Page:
The central beliefs and practices of Judaism revolve around the worship of God and the observance of the commandments outlined in the Hebrew Bible. The Jewish people are known for their strict adherence to the laws of the Torah, which are interpreted and applied by religious scholars known as rabbis.

The practice of Judaism also includes the observance of holidays and festivals, such as Passover, Rosh Hashanah and Hanukkah. Jews also observe the Sabbath, a day of rest and worship that occurs on the seventh day of the week (Saturday).

Differences between Judaism and Christianity

While Judaism and Christianity share a common origin in the Hebrew Bible, there are several key differences between the two religions.

One major difference is that Christianity is based on the belief in the divinity of Jesus Christ, who is considered to be the Son of God and the Saviour of humanity. For Jews, Jesus was a good teacher and rabbi, but ultimately, just another overzealous failed messiah.

Christians believe Jesus accomplished redemption through his sacrifice, where he died on the cross to atone for the sins of humanity and satisfy the wrath of the Father. Additionally, Christian teaching places an emphasis on salvation by faith through grace. The book of Hebrews clarifies that this is also how believers in the Old Testament were justified, over and against the belief that this justification was based on the sacrifice of bulls and goats (Hebrew 10:4).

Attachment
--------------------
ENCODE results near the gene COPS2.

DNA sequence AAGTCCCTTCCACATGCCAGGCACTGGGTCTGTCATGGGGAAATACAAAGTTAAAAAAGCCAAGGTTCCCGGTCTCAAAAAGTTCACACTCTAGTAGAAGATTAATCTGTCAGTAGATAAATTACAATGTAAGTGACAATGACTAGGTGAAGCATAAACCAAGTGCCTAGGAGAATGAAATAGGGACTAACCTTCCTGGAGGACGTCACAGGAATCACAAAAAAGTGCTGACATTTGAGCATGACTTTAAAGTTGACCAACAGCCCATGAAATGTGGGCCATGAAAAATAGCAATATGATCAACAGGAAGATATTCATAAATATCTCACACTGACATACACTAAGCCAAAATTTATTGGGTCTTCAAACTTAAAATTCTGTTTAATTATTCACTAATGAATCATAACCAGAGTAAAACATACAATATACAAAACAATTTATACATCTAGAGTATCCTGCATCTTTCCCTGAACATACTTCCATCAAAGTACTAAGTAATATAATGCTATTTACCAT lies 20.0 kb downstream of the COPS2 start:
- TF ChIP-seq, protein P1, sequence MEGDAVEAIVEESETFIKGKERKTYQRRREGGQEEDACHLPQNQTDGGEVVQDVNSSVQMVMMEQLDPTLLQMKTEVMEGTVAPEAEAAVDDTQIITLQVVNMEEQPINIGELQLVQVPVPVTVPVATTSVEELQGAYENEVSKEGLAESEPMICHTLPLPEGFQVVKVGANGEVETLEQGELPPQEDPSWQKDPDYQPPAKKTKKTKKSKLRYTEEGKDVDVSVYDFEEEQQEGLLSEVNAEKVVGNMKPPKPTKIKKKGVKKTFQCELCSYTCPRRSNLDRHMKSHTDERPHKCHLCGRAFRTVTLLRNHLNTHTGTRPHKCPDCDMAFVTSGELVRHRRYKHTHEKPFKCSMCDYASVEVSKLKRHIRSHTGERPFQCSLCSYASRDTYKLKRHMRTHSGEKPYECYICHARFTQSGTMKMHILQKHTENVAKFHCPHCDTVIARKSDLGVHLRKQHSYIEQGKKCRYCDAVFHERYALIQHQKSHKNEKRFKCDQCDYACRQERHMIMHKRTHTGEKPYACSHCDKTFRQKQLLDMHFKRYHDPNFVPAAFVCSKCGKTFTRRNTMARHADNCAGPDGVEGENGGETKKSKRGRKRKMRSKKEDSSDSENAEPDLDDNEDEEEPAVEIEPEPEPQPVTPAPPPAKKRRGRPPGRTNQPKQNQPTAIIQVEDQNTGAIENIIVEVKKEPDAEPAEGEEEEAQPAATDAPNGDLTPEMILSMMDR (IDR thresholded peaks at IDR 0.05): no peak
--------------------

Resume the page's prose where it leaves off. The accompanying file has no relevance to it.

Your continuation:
The degree to which a Christ follower must keep the law was a topic of often debate among the first Jewish Christians, and led to much division within early churches.

The Two Powers

Despite their differences, there is a long-lost important connection between Judaism and Christianity that has come to light in recent decades: The Two Powers in Heaven.

The ‘two powers in heaven’ doctrine is a concept that originated in ancient Judaism and was later adopted by early Christian groups. It is based on the belief that there are two distinct divine powers or entities that exist in heaven: one is the supreme God, and the other is a lesser divine being, often referred to as the “Son of God” or the “Angel of the Lord”.

In Judaism, the two powers in heaven doctrine was often used to explain certain passages in the Hebrew Bible that seemed to suggest the existence of multiple divine beings. For example, the book of Genesis refers to the “Angel of the Lord” appearing to Abraham, and the book of Exodus describes the “Angel of the Lord” leading the Israelites through the wilderness.